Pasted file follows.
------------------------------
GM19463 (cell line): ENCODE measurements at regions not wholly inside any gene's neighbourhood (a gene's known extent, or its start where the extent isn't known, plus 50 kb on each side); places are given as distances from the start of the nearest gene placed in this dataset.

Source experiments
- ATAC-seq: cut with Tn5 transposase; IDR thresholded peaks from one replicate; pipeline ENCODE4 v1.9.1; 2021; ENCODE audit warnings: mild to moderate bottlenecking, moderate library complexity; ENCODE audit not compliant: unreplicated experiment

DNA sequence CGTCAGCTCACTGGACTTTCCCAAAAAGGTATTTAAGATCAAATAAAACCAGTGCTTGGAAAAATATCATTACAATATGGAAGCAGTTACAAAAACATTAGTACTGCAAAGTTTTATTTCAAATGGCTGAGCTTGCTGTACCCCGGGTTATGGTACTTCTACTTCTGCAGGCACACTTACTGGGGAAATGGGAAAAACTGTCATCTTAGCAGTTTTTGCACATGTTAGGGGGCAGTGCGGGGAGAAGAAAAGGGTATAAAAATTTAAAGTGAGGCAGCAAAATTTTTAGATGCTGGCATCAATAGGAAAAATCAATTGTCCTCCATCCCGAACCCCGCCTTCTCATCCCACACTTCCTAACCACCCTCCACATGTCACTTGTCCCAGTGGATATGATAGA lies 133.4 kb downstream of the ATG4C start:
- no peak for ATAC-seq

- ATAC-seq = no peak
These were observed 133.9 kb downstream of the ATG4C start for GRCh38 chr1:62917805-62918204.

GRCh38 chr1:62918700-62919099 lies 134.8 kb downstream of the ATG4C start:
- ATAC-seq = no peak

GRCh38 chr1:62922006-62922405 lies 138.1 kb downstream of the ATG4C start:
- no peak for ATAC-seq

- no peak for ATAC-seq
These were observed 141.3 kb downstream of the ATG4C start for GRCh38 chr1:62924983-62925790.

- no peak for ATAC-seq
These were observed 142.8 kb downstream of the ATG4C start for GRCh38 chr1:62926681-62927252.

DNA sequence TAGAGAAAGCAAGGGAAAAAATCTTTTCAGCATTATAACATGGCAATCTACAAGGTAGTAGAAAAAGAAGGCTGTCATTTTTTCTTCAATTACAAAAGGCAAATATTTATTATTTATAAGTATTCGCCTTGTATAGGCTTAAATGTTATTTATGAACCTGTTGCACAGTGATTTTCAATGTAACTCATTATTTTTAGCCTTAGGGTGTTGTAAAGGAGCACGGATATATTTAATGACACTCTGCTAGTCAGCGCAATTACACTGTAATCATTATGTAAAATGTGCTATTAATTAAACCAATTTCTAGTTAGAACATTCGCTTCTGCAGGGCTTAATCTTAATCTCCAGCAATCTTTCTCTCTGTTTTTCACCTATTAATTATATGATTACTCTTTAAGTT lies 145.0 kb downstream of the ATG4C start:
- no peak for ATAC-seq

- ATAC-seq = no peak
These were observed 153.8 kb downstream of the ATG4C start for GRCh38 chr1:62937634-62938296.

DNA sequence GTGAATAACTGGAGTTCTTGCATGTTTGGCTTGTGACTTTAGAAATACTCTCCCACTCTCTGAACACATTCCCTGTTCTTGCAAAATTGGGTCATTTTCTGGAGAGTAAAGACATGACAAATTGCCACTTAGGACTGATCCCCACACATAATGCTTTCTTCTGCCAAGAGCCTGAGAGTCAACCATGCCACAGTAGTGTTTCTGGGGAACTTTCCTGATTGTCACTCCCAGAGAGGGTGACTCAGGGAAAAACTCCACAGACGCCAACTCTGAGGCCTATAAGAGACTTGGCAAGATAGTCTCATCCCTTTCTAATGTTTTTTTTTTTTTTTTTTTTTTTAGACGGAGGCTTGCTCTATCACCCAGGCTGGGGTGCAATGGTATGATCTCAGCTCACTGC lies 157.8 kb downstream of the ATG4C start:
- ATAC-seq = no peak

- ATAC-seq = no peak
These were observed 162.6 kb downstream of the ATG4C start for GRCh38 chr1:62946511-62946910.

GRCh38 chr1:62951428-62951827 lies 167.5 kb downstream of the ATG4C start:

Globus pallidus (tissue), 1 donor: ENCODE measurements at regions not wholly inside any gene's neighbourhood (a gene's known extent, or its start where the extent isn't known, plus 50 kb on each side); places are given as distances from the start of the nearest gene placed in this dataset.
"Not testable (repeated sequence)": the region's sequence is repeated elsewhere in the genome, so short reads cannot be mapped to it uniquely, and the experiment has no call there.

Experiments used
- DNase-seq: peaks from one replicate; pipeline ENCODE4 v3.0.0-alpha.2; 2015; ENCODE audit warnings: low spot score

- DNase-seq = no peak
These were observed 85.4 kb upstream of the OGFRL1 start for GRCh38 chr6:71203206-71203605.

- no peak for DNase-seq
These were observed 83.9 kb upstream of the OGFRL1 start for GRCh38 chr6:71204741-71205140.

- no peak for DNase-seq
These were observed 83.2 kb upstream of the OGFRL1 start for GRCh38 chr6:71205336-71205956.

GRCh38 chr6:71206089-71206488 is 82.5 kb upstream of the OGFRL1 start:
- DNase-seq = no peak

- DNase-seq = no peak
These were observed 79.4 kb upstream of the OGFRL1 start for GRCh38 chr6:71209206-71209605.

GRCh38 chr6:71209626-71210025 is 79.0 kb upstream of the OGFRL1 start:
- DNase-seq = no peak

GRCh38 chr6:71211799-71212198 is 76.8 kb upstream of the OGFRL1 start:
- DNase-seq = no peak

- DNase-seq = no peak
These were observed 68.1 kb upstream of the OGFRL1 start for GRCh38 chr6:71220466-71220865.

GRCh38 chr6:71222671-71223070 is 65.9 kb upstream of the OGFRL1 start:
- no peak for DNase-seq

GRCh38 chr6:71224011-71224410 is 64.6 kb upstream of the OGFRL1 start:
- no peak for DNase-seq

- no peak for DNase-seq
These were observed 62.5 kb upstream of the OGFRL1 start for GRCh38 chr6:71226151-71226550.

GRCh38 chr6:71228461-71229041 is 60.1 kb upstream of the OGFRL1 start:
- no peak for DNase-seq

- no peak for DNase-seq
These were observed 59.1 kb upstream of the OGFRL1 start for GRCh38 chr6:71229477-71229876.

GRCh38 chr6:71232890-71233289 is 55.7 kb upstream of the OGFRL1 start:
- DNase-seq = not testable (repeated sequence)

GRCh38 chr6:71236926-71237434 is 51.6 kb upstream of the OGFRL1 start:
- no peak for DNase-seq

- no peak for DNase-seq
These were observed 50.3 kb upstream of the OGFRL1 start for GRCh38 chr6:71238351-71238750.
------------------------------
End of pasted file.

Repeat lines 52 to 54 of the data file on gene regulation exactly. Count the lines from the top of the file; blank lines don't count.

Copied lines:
- no peak for DNase-seq

- no peak for DNase-seq
These were observed 59.1 kb upstream of the OGFRL1 start for GRCh38 chr6:71229477-71229876.